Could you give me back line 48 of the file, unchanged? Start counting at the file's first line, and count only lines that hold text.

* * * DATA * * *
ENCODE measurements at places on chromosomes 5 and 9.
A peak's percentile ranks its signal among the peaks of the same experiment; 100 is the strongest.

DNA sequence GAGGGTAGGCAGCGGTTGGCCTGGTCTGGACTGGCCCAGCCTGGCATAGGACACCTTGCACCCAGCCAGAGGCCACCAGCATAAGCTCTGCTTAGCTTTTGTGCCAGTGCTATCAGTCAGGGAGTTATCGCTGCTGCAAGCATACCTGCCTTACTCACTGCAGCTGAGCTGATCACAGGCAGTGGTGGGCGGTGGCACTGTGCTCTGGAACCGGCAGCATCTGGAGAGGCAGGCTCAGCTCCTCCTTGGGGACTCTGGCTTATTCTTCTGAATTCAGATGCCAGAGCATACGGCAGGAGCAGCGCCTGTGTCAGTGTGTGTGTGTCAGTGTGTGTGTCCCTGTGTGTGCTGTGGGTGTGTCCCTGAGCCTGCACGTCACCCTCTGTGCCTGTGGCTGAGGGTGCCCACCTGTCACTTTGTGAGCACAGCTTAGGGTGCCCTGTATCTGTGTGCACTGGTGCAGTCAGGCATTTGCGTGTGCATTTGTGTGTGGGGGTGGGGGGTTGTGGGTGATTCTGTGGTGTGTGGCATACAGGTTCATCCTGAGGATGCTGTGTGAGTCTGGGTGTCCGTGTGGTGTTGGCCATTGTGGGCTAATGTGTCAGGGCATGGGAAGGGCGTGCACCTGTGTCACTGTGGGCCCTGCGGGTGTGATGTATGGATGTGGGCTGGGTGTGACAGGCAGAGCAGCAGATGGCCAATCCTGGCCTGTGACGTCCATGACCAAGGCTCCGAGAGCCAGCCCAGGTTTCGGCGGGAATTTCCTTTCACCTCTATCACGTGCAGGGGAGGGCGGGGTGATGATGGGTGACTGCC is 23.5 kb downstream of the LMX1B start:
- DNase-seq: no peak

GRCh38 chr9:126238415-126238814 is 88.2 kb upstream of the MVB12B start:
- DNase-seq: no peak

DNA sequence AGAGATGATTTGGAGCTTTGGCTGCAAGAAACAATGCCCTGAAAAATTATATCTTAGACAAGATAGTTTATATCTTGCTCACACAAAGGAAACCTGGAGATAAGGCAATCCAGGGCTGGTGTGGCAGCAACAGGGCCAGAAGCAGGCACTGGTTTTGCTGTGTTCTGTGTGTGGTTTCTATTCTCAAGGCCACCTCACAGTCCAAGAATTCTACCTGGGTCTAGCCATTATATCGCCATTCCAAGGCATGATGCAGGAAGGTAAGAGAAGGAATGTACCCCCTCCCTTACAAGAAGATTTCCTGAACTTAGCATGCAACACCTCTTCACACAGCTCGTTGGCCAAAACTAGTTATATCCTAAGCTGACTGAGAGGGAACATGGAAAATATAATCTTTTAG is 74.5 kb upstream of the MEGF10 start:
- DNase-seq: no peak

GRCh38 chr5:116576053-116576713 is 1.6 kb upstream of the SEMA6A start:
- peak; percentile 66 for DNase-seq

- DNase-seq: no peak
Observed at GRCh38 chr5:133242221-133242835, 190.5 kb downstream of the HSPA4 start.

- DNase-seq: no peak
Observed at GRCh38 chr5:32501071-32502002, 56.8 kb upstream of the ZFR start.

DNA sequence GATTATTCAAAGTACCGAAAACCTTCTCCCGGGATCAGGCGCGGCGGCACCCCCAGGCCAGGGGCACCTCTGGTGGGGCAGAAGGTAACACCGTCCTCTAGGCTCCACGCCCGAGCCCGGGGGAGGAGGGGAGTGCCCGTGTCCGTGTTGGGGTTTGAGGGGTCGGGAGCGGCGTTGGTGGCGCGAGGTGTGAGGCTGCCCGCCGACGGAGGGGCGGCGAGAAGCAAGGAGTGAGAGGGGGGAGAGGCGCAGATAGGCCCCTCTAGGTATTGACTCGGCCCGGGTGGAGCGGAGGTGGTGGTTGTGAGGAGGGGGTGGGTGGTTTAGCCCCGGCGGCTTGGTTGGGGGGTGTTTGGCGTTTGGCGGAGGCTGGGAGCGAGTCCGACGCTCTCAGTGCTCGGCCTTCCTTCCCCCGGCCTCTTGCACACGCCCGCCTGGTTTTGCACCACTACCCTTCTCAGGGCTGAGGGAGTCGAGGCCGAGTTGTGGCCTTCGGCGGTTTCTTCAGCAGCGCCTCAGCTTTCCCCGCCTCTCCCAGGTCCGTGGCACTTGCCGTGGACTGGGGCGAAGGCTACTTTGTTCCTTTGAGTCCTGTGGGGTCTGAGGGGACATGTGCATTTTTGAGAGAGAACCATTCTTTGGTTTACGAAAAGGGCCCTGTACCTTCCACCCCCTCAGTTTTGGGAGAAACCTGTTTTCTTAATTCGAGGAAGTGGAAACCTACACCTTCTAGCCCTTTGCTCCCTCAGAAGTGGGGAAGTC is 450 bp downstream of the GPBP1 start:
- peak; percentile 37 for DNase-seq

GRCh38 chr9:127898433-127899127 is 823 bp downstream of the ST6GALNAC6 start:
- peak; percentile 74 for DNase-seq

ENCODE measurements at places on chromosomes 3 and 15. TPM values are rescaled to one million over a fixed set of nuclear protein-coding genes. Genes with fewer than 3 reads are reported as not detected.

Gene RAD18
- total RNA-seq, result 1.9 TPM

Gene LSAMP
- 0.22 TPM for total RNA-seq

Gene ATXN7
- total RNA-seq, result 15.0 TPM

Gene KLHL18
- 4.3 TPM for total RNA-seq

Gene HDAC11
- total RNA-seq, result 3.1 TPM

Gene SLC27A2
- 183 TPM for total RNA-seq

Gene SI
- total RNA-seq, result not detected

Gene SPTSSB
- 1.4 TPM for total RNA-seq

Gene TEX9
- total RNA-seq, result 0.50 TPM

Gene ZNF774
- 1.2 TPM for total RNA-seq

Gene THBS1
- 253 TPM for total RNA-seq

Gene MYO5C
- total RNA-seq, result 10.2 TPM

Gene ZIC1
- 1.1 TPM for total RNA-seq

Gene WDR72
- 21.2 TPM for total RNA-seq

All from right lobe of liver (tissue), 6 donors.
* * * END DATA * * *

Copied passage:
All from right lobe of liver (tissue), 6 donors.